In this intensive course, students will study, prepare and practice presentation skills with a focus on project defenses, presenting posters and research, and presentations for job interviews. Lectures will focus on clearly and effectively communicating quantitative and qualitative information to specific audiences. Emphases will be on visual presentation (e.g. slide formatting, clear presentation of quantitative information, etc.) and verbal communication (pacing, clarity, volume, tone, etc.), which students will hone during practice presentations and mock question/answer sessions in weekly discussions. Students will have multiple opportunities to practice and receive feedback on presentations for group projects, defenses, professional conferences, and job interviews.

  • ESM 595AA-ZZ Group Studies: PhD Level

    1-4 unit | 

    Seminars in selected fields of Environmental Science & Management. Open only to PhD students. May be repeated for credit with changes in topic.

  • ESM 595JF Collaborative Research: Visualizing Environmental Models

    1-4 unit |  James Frew

    Environmental models give us insight into human-environmental systems, and how human actions might lead to possible solutions of pressing environmental problems. CS research in Human-Computer Interaction and Intelligent System Design can help users to visualize, explore, and understand such information, especially in ‘situated’ settings, i.e. in the actual environments, through means of mobile computing and immersive (AR/VR) interface technology. Statistical research is key to quantifying and communicating model and simulation uncertainties to policy makers, scientists and the general public. This seminar follows CMPSC 594 where we explored the challenges and potential synergies of cross-disciplinary collaboration among computer science, environmental science and statistics. with cross-disciplinary. In this seminar we will continue to investigate how to leverage emerging techniques from the fields of user-interface research and human-computer interaction to better communicate what environmental models do and their uncertainties. Students will also learn skills to help them communicate and teach relevant skills in other settings - cross disciplinary teams, guest lectures, professional masters and undergraduate courses in their respective ‘home’ disciplines.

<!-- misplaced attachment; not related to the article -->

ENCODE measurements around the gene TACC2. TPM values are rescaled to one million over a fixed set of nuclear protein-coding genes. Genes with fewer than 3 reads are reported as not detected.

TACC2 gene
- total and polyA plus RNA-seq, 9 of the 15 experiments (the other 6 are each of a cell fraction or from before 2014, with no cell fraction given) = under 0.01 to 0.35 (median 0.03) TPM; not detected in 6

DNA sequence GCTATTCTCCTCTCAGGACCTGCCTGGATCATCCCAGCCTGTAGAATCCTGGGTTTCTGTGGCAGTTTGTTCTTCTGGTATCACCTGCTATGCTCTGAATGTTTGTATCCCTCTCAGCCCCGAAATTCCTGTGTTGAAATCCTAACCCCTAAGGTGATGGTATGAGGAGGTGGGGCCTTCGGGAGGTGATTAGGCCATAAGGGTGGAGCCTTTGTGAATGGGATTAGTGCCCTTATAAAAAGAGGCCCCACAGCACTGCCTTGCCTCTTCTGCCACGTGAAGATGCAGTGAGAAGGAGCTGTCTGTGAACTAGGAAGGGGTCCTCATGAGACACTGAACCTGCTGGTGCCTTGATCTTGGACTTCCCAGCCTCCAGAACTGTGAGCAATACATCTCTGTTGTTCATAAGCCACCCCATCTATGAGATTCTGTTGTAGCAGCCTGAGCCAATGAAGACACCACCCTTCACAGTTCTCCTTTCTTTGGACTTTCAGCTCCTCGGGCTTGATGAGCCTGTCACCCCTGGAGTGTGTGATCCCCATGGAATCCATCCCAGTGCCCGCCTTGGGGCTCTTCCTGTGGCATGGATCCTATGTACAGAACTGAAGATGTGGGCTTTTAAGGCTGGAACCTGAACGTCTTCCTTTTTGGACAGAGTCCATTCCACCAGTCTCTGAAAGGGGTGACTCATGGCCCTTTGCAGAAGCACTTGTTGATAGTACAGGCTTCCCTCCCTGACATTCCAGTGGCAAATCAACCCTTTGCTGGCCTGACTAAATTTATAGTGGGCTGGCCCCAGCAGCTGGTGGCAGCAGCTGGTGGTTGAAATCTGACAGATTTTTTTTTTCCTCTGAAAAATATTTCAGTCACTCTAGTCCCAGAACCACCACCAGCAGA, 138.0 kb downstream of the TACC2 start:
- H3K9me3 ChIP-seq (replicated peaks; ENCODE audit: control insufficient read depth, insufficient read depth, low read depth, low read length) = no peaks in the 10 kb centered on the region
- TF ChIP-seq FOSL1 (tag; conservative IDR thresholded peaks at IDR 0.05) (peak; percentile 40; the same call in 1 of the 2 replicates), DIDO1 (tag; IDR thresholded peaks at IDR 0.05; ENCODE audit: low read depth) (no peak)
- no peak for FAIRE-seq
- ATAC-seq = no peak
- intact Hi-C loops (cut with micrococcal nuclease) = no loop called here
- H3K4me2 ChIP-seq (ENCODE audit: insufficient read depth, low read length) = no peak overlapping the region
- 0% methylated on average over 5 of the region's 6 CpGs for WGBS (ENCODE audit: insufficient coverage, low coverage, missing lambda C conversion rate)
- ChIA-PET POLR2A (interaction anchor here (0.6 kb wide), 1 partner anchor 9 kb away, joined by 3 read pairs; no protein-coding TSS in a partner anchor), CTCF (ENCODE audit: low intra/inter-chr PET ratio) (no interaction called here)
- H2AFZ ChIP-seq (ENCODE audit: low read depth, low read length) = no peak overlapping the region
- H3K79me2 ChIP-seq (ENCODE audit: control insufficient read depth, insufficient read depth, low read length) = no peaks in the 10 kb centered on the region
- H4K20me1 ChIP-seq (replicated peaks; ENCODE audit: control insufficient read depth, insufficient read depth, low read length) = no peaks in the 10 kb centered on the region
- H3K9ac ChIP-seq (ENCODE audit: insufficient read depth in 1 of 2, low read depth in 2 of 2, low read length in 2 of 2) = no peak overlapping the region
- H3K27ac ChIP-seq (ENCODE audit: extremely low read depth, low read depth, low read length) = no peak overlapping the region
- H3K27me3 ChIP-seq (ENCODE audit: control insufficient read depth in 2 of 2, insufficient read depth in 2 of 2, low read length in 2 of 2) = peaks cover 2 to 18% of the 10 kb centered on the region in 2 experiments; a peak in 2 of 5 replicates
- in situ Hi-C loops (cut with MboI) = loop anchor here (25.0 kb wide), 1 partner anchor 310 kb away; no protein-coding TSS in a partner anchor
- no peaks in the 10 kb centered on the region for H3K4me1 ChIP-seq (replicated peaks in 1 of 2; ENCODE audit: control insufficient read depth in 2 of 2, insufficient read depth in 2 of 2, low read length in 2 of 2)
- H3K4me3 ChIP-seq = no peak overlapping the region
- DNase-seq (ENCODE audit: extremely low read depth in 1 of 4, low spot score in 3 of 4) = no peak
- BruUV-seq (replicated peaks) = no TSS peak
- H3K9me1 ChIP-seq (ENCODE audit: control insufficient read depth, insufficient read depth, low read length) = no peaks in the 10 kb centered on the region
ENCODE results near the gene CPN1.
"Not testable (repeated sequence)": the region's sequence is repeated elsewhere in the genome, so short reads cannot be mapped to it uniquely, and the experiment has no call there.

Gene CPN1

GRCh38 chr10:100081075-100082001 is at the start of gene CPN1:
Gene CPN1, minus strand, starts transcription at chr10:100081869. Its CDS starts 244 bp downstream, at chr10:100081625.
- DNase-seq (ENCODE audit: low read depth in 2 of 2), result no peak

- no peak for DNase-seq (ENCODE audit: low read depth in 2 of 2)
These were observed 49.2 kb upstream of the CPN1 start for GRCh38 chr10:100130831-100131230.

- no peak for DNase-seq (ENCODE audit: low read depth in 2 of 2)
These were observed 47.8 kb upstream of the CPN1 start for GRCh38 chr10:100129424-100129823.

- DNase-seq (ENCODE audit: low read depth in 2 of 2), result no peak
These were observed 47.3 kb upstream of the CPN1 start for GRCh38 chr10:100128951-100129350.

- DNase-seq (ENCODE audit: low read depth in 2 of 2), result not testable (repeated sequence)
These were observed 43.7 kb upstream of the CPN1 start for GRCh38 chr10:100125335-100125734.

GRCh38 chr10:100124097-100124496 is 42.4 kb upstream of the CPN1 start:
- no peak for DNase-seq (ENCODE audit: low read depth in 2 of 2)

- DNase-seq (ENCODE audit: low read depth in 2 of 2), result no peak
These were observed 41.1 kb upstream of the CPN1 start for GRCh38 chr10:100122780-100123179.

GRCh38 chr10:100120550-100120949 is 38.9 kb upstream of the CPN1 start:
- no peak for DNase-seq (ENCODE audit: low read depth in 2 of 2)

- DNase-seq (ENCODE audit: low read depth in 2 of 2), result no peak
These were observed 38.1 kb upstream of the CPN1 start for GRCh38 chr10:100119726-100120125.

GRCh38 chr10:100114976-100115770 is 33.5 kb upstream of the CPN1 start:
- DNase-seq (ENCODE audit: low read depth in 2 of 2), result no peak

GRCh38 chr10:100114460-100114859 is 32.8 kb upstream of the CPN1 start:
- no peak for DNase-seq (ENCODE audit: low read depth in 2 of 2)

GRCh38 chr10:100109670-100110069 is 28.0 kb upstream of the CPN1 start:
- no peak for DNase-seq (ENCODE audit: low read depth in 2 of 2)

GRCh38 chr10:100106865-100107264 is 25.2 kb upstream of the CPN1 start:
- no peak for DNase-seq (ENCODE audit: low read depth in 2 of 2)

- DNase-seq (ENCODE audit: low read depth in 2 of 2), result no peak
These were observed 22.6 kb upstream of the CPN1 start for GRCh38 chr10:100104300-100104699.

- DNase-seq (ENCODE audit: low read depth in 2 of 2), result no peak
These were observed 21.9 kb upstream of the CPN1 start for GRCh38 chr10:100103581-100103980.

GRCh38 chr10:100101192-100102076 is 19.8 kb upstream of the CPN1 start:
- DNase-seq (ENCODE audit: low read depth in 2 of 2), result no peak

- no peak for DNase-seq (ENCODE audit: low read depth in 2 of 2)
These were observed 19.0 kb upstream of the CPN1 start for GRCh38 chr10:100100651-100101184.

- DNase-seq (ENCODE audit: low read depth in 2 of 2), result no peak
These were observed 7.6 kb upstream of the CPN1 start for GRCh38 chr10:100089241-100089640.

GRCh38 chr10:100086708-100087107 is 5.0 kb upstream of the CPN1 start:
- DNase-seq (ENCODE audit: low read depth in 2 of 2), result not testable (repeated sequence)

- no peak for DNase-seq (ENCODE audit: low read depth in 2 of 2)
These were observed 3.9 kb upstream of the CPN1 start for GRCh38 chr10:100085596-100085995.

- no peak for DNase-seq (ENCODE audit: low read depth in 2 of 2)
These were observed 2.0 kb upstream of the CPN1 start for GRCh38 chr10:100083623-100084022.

• ESM 595PH Collaborative Research: Environmental Microbiology / Microbial Ecology

    2 units |  Patricia Holden

    This course will be an immersion into literature to deepen conceptual and working knowledge in these rapidly-changing, exciting, and highly relevant (including to practical environmental problem solving) fields. Format is individual presentations (1x per week) of 1 to 2 papers (related, is best) chosen/ assigned by the presenter at least 1 week in advance, with group discussion led by the presenter.

  • ESM 596 Directed Readings and Research

    1-12 unit |  Staff

    Independent study under the supervision of a Bren School faculty member (a faculty member from another department cannot supervise an ESM 596 course). Registration requires an ESM 596 Petition approved and signed by the supervising faculty member and the Assistant Dean before the start of the quarter. No petitions will be accepted after the 3rd week of the quarter. The ESM 596 Petition can be found on the Bren School website on the Class Schedule page. Registration in ESM 596 requires an “instructor code” that can be found on the Bren School website under Class Schedule or on GOLD. ESM 596 may be taken for a letter grade or S/U (as agreed upon by the instructor and the student). ESM 596 is a variable unit course; MESM students may apply a maximum of 4 units of ESM 596 towards their MESM degree requirements.

  • ESM 597 Individual Study for Ph.D. Examinations

    1-12 unit |  Staff

    Instructor should be students major professor or chair of the doctoral committee. Instructor approval required to finalize enrollment.

  • ESM 599 Ph.D. Dissertation Research and Preparation

    1-12 unit |  Staff

    Instructor should be students major professor or chair of the doctoral committee. Instructor approval required to finalize enrollment.